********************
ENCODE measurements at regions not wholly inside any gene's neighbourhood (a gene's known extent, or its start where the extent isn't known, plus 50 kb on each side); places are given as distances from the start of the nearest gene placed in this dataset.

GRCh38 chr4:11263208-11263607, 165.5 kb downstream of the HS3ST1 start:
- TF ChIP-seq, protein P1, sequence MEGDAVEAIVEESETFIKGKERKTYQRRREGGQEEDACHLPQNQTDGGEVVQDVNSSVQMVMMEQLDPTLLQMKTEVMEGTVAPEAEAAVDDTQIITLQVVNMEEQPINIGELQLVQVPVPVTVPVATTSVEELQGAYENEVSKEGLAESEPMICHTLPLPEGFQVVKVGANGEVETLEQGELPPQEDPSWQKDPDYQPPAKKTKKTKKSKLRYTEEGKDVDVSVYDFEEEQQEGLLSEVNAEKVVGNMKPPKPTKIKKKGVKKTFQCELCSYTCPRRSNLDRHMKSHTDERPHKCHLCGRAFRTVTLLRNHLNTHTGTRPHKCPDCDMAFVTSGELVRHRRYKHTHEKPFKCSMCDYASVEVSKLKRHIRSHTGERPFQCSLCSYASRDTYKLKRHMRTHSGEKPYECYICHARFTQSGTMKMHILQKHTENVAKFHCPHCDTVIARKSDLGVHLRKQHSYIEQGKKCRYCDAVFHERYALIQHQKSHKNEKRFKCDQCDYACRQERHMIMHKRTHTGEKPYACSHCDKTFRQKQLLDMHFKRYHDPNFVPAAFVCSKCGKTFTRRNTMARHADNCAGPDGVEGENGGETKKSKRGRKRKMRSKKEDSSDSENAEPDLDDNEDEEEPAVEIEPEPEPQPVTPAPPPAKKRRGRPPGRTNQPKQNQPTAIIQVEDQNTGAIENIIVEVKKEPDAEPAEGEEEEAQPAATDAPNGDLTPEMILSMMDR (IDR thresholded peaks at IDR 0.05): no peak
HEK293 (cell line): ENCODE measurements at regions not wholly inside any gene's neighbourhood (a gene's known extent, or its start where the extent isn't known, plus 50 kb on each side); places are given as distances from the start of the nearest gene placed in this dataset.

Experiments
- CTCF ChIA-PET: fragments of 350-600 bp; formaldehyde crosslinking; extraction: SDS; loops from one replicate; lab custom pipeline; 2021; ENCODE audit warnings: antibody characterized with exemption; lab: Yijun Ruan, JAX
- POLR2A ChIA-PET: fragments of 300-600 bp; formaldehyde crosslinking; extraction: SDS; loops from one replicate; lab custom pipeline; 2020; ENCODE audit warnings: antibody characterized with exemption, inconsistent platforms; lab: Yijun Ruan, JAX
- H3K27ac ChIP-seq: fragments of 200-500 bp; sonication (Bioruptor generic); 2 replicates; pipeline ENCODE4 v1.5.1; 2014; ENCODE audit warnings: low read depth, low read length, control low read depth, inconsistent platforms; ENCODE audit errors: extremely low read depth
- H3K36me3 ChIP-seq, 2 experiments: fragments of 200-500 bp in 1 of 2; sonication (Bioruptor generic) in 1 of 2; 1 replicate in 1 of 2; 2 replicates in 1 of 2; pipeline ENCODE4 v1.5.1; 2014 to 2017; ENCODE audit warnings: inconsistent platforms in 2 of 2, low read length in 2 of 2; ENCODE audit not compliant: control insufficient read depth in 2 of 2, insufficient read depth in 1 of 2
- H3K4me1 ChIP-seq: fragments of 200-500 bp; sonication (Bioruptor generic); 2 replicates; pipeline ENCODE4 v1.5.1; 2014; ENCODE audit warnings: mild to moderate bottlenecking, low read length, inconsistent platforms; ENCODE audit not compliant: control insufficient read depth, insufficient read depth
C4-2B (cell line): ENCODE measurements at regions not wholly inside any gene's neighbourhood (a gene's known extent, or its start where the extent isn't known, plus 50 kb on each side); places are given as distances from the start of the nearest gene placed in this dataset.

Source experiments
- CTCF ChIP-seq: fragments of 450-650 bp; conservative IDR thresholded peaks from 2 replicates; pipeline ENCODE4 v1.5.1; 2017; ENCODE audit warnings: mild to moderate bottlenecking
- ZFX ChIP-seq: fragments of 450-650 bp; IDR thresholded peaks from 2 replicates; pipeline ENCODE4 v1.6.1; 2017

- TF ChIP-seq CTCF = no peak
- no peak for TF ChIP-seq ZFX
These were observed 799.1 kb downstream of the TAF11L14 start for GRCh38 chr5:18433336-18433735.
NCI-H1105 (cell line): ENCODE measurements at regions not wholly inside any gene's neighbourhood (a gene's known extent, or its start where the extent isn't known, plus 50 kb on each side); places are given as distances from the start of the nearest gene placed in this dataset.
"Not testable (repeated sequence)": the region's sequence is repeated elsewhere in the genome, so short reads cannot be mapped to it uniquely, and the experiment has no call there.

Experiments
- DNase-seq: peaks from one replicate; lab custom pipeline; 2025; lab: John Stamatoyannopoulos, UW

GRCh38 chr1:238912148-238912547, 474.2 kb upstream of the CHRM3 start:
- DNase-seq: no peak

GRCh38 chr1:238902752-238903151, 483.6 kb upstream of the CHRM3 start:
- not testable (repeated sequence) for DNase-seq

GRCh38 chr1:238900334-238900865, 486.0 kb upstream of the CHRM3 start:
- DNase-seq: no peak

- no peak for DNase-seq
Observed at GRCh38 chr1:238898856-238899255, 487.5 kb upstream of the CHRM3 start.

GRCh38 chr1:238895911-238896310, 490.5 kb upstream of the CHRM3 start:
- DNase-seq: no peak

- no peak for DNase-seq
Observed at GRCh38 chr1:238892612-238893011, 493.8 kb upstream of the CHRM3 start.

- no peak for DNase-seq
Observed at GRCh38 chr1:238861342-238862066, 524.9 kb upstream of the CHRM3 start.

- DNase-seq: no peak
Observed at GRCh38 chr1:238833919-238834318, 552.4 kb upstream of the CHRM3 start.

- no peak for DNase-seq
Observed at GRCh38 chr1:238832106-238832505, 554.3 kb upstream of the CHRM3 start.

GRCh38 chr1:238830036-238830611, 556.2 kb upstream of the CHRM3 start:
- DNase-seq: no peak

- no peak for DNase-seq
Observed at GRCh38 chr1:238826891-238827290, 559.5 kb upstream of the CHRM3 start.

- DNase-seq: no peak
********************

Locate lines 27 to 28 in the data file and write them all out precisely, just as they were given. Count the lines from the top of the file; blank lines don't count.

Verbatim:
- DNase-seq: no peak

- no peak for DNase-seq